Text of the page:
If you read my blog, you've probably read where I mention little Zahn. It's a long story which I'll just abbreviate here. Zahn is my granddaughter's baby - 2 1/2 years old now - who was being raised by his other grandmother (who adopted him). Unfortunately that grandmother has been fighting cancer and lost that battle last month. Her partner, who also adopted him, is now raising Zahn. This quilt is a comfort quilt for the partner, Bobbie. She's a lovely person and we care about her so much. She's doing a wonderful job raising Zahn and is very dear to us. She just loved the quilt - she cried and cried when I gave it to her, especially when she read the label. It reads:
When a loved one becomes a memory, the memory becomes a treasure.
I started this quilt in 2010 but didn't have anyone in mind for it then. After Pattie lost her battle with cancer, I added the hearts on the front, and the back art heart bouquet, thinking I wanted to give it as a comfort quilt for Bobbie.
We support two places at our quilting group, the church where we meet (we donate quilts to them) and a battered women's shelter (we donate quilts and pillowcases to them). Here are two quilts I made to donate to the church. The church use them as fund raisers, or to give as comfort quilts to the sick or needy, or to go to homeless senior citizens. This year we hope to donate at least 10 quilts to the church.
These quilts were quilts I made previously just waiting for the right place for them. I started the blue and yellow one in 2006 and the peach and green one in 2012 . I'm so glad to finally have a home for them. Now I need to get busy working on the two quilts I have in process for the battered women's shelter. I need to put on borders and then quilt them. I need more quilting time! Sound familiar?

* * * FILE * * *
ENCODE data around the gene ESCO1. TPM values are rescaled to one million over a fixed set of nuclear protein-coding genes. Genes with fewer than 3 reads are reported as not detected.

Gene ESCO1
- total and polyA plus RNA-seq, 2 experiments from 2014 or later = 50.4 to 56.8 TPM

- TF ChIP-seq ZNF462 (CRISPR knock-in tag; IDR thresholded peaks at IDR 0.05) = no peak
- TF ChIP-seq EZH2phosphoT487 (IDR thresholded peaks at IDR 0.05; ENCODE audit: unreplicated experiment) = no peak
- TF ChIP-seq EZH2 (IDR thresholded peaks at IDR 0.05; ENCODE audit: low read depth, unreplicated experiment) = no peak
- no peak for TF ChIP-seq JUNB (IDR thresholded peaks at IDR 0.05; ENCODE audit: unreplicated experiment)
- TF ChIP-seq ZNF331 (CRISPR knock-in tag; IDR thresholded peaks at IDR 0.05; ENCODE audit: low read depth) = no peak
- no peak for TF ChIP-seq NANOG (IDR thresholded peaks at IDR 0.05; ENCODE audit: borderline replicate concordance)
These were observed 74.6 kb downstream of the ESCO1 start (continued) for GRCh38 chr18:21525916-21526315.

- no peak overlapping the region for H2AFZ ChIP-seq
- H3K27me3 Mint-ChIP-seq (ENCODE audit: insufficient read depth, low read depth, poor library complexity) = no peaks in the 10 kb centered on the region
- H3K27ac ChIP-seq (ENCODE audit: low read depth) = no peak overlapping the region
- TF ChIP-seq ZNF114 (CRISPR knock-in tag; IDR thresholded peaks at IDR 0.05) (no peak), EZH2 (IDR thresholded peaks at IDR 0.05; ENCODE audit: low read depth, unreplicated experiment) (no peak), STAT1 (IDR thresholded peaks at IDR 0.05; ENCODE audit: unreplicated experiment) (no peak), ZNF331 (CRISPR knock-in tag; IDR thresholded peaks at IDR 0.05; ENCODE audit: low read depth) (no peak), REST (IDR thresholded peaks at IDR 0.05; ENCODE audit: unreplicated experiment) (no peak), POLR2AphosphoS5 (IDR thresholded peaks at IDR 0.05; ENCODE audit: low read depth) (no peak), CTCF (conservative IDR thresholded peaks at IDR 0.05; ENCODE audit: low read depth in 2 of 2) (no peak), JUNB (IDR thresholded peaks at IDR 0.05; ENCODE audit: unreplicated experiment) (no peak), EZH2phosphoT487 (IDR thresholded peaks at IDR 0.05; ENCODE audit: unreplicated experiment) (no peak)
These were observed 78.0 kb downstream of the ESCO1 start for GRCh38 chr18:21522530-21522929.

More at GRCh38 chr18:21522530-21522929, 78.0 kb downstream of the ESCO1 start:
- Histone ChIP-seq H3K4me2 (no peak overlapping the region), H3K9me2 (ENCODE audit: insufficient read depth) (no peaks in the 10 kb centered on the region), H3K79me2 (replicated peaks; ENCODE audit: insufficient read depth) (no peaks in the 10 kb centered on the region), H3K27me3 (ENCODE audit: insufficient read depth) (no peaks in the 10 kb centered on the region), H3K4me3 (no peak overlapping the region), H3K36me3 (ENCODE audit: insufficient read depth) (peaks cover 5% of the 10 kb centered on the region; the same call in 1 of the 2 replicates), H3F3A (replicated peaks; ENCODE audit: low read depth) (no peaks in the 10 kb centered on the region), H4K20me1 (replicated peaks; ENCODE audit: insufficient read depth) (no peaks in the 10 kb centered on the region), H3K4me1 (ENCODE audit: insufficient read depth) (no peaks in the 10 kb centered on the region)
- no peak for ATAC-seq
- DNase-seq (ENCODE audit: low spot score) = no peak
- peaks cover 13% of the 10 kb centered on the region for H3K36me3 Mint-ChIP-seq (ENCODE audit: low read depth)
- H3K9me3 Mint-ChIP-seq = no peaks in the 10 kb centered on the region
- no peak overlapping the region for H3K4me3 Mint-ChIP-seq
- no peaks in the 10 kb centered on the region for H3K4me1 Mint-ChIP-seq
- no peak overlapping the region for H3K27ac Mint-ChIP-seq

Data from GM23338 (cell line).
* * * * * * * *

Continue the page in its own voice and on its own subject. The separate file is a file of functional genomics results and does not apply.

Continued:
At the guild chapter I attend, Foothills Quilters, we've been making heart quilts to give to those who have a serious illness or have lost a close loved one. Here is the one I made and donated to give love and comfort to one of our ladies. It's hand appliques using batik fabric on a black background. I call it Framed Hearts:
I started it in 2005. I love that it will one day give comfort to someone when they are sad.
I finished my last crazy quilt class on the internet by Kathy Shaw. I miss it already. It was such a great series of classes. These 10 blocks are the blocks that I worked on during the latest class:
I thought I'd separate out the next 6 blocks though they are among the 10 that I also worked on during this latest class. They are blocks that were given to me by my friend Kathy E in February. I've been working on them by embellishing them with motifs and such.
These are the 3 blocks that are completely finished. I need to move some more blocks into this category. They are lots of fun to make and also very time consuming.
The beaded slip was another fun one to do. I decided to give the process a good try and make 2 again. The first one is a sea shell. I used a piece of fabric as the pattern and 2 colors of beads. I really like how this one turned out.
Here are the steps. I used a piece of fabric instead of a pattern, which I basted to a piece of muslin, and backed with stabilizer. Then I hooped it and did the beading. Then cut it out with a 1/4" seam allowance and turned the seam allowance over using Elmer's school glue. Then I attached it to my beachy looking crazy quilt block.
The next beaded slip is a turtle. I found him on a piece of fabric and decided to bead his shell and applique the head and legs as is. I put him on the block with the teddy bear I made in task #2.
Here are pictures of the steps I used to make him.
Here he is on the block with the teddy bear.
I'm sad that the crazy quilt classes are over. I highly recommend Kathy Shaw's classes to everyone. What a wonderful, creative, and well presented series of classes!